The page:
What is Forensic Hard Drive Imaging?

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(Sometimes referred to as Hard Drive Cloning, Mirror Image or Mirror Imaging)

When a computer is identified as possibly containing electronic evidence, it is imperative to follow a strict set of procedures to ensure a proper (i.e. admissible) extraction of any evidence that may exist on the subject computer. The first thing to remember is the “golden rule of electronic evidence” – never, in any way, modify the original media if at all possible. Thus, before any data analysis occurs, it usually makes sense to create an exact, bit stream copy of the original storage media that exists on the subject computer. A forensic image, is sometimes referred to as a mirror image or ghost image. Mirror imaging or ghost imaging does not always generate a true forensic image. The same is true for cloning a hard drive. A forensic image may include a single or multiple hard drives, floppy disk(s), CD(s), Zip drive(s) or DVD(s), plus many other types of storage media that now exist. Imaging the subject media by making a bit-for-bit copy of all sectors on the media is a well-established process that is commonly performed on the hard drive level, hence often referred to as hard drive imaging, bit stream imaging or forensic imaging.

The creation of a true forensic hard drive image is a highly detailed process. If you do not have it performed by a trained professional, you may severely compromise your chances of obtaining admissible evidence as a result of your discovery efforts. Also, to avoid accusations of evidence tampering or spoliation, it is a recommended best practice that imaging be performed by an objective third party. Suggested protocols for hard drive imaging can be found within guidelines standardized by institutions and organizations like the Department of Justice (DOJ) and the National Institute of Standards and Technology (NIST).

As you hire a computer forensics expert, know that he or she can choose among a large number of software and hardware to obtain a forensic image. What is important is that you qualify the expert’s experience and that you ensure a rigid process by asking the right questions. A good start is to always make sure that the integrity of all evidence is maintained, chain of custody is established, and all relevant hash values are documented.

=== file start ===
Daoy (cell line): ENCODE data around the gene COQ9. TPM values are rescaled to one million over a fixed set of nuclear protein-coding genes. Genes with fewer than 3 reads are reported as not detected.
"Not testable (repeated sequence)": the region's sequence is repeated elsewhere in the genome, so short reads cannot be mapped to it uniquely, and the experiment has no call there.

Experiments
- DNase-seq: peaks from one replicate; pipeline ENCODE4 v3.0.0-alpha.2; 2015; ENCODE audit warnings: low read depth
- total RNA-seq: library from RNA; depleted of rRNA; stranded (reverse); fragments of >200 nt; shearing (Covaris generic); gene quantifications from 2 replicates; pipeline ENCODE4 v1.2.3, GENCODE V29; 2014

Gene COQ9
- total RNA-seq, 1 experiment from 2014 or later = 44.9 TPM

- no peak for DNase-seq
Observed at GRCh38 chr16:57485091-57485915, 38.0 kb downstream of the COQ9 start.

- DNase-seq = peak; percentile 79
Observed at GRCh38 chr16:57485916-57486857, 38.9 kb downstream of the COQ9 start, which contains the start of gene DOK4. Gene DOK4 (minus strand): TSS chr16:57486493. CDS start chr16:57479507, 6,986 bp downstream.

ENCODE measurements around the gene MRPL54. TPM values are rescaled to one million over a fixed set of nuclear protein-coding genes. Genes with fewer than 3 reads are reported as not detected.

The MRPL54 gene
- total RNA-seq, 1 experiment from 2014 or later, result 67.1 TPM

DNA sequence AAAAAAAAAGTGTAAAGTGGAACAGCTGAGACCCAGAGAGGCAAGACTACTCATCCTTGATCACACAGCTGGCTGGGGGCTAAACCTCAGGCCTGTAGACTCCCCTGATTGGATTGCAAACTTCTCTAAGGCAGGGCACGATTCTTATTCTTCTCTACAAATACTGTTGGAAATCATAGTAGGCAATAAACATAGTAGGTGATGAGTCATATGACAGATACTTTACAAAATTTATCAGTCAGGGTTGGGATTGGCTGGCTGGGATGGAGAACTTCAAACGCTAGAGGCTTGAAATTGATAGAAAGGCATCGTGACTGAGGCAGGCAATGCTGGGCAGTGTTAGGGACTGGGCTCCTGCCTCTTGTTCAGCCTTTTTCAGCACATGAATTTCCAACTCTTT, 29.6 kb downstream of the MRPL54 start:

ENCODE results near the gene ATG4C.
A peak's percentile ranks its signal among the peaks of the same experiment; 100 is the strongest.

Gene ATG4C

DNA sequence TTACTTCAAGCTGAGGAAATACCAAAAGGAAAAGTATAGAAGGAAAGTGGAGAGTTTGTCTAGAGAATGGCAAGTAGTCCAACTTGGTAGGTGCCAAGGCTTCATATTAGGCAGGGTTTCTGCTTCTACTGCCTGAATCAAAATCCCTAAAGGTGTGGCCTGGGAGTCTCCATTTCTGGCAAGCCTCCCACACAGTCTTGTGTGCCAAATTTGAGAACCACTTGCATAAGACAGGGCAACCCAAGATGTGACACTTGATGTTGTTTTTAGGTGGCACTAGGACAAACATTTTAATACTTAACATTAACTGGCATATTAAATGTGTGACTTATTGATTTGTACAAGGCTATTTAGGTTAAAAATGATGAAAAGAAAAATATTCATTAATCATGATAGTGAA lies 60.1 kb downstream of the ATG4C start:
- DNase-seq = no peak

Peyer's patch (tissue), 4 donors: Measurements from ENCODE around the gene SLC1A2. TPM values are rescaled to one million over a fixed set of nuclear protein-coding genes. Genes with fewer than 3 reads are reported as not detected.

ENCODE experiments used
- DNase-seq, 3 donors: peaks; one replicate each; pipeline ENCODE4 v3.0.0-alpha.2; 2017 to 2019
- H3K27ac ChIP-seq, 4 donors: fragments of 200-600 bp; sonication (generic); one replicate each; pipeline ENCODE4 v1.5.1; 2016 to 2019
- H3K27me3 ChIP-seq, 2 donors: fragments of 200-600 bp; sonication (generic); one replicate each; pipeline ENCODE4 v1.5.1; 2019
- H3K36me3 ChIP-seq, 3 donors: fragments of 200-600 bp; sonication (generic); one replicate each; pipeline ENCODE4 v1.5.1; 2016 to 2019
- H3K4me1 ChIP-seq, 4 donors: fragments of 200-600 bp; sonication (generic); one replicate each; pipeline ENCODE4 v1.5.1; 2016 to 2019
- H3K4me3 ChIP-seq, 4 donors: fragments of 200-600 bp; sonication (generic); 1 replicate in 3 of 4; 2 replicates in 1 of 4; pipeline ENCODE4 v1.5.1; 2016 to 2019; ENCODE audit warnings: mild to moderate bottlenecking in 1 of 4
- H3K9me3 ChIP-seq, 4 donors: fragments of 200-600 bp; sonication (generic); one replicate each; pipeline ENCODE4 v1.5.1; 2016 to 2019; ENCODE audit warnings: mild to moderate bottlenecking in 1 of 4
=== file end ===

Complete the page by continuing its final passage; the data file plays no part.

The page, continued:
Once imaging is completed, any good tool should generate a digital fingerprint of the acquired media, otherwise known as a hash. A hash generation process involves examining all of the 0’s and 1’s that exist across the sectors examined. Altering a single 0 to a 1 will cause the resulting hash value to be different. Both the original and copy of the evidence are analyzed to generate a source and target hash. Assuming they both match, we can be confident of the authenticity of the copied hard drive or other media.

The industry standard for imaging currently recommends the use of the MD5 algorithm. The creator of the MD5, Ronald L. Rivest of MIT, describes the algorithm as follows:

[The MD5 algorithm] takes as input a message of arbitrary length and produces as output a 128-bit “fingerprint” or “message digest” of the input . . . The MD5 algorithm is intended for digital signature applications, where a large file must be “compressed” in a secure manner before being encrypted with a private (secret) key under a public-key cryptosystem such as RSA.

Mathematical jargon aside, the above statement simply says that the MD5 is an excellent method of verifying the integrity of data. An MD5 value obtained from the image of the hard drive should match the value of the original hard drive. Even the smallest modification on a hard drive, for example, adding a comma to a MS Word document, would vastly change the resulting MD5 hash value.

While it may seem plausible to utilize internal IT personnel to render an image of a suspect hard drive, keep in mind the possible consequences. Hiring third-party computer forensics experts will ensure safe handling of evidence. A qualified expert will follow industry standards to avoid spoliation and will help to refute the charge of sabotage by an internal staff member who may know the key individual(s) connected to the case. A third-party expert will also establish a chain of custody that guarantees another layer of protection to the evidence.

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